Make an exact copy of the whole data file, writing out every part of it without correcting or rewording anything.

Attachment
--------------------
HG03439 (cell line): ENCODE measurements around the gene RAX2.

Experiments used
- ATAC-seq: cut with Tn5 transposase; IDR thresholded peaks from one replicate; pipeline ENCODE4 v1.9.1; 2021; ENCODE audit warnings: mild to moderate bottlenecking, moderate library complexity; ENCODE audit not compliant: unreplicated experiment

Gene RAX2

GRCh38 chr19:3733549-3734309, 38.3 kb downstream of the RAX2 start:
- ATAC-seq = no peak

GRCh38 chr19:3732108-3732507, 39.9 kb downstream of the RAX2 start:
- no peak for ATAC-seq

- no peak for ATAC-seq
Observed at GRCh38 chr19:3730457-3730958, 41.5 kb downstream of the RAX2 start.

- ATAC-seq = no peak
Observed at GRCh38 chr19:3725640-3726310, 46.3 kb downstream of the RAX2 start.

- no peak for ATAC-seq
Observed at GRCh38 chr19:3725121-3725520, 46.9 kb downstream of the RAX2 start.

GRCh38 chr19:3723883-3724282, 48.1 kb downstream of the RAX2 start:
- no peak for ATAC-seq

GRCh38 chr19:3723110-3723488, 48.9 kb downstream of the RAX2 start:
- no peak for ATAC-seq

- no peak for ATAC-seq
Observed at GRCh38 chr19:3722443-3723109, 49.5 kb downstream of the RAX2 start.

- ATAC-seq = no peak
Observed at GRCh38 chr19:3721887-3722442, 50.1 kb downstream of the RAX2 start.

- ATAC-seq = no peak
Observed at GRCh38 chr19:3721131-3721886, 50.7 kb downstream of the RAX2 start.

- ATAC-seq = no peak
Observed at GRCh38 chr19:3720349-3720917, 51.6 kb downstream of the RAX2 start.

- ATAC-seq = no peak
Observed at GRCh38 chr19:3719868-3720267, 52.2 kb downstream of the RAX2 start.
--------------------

HG03439 (cell line): ENCODE measurements around the gene RAX2.

Experiments used
- ATAC-seq: cut with Tn5 transposase; IDR thresholded peaks from one replicate; pipeline ENCODE4 v1.9.1; 2021; ENCODE audit warnings: mild to moderate bottlenecking, moderate library complexity; ENCODE audit not compliant: unreplicated experiment

Gene RAX2

GRCh38 chr19:3733549-3734309, 38.3 kb downstream of the RAX2 start:
- ATAC-seq = no peak

GRCh38 chr19:3732108-3732507, 39.9 kb downstream of the RAX2 start:
- no peak for ATAC-seq

- no peak for ATAC-seq
Observed at GRCh38 chr19:3730457-3730958, 41.5 kb downstream of the RAX2 start.

- ATAC-seq = no peak
Observed at GRCh38 chr19:3725640-3726310, 46.3 kb downstream of the RAX2 start.

- no peak for ATAC-seq
Observed at GRCh38 chr19:3725121-3725520, 46.9 kb downstream of the RAX2 start.

GRCh38 chr19:3723883-3724282, 48.1 kb downstream of the RAX2 start:
- no peak for ATAC-seq

GRCh38 chr19:3723110-3723488, 48.9 kb downstream of the RAX2 start:
- no peak for ATAC-seq

- no peak for ATAC-seq
Observed at GRCh38 chr19:3722443-3723109, 49.5 kb downstream of the RAX2 start.

- ATAC-seq = no peak
Observed at GRCh38 chr19:3721887-3722442, 50.1 kb downstream of the RAX2 start.

- ATAC-seq = no peak
Observed at GRCh38 chr19:3721131-3721886, 50.7 kb downstream of the RAX2 start.

- ATAC-seq = no peak
Observed at GRCh38 chr19:3720349-3720917, 51.6 kb downstream of the RAX2 start.

- ATAC-seq = no peak
Observed at GRCh38 chr19:3719868-3720267, 52.2 kb downstream of the RAX2 start.